1887 Graded MS66 by PCGS and 1888 Graded MS66 by PCGS. These two coins were offered as Lots 2698 and 2701. They sold for $23,000 and $24,150 respectively. In my opinion, both of these were very nice coins. In fact, when I sold them to the consignor, they were pieces that I had been very careful about selecting and had passed on a number of other examples of these dates. When the market for Gem threes was stronger, these two coins would have probably brought in the area of $30,000-32,500.
So what conclusions can we draw from this small but exceptional group of coins and the Heritage May 2009 CSNS sale? Here are a few things that come to mind:
1. There is no doubt whatsoever that the Three Dollar series is about as cold right now as at any time in the last decade. There are lots and lots of Threes on the market (though not many like the Gems from the American Princess collection) and the supply clearly outstrips the demand. That said, if I were a contrarian collector and I wanted to start a series where I could become King o’ The World it would probably be Threes.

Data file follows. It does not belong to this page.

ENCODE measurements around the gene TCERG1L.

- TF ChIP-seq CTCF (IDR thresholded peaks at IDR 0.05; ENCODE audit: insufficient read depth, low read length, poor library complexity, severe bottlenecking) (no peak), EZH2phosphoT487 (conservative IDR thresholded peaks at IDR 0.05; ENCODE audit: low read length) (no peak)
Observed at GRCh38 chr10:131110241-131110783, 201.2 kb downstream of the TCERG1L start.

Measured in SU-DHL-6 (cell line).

2. In this series, collectors appear to be oriented more towards PCGS coins that NGC, especially very high grade pieces.
3. For most dates in the Three Dollar series, prices for MS65 and better coins appear to be down 20-30% from a year ago. There are exceptions to this rule but these would be for extremely rare and extremely fresh coins.
4. The market premium factor for semi-rare dates in this series is diminishing. As an example, a date like an 1887 or an 1888 in MS66, which is tons scarcer than an 1878, now sells for a much lower premium factor than it did a few years ago. For type collectors, this a great opportunity.
I’d like to dedicate this article to my friend TL. Hang in there, buddy, things will get better soon!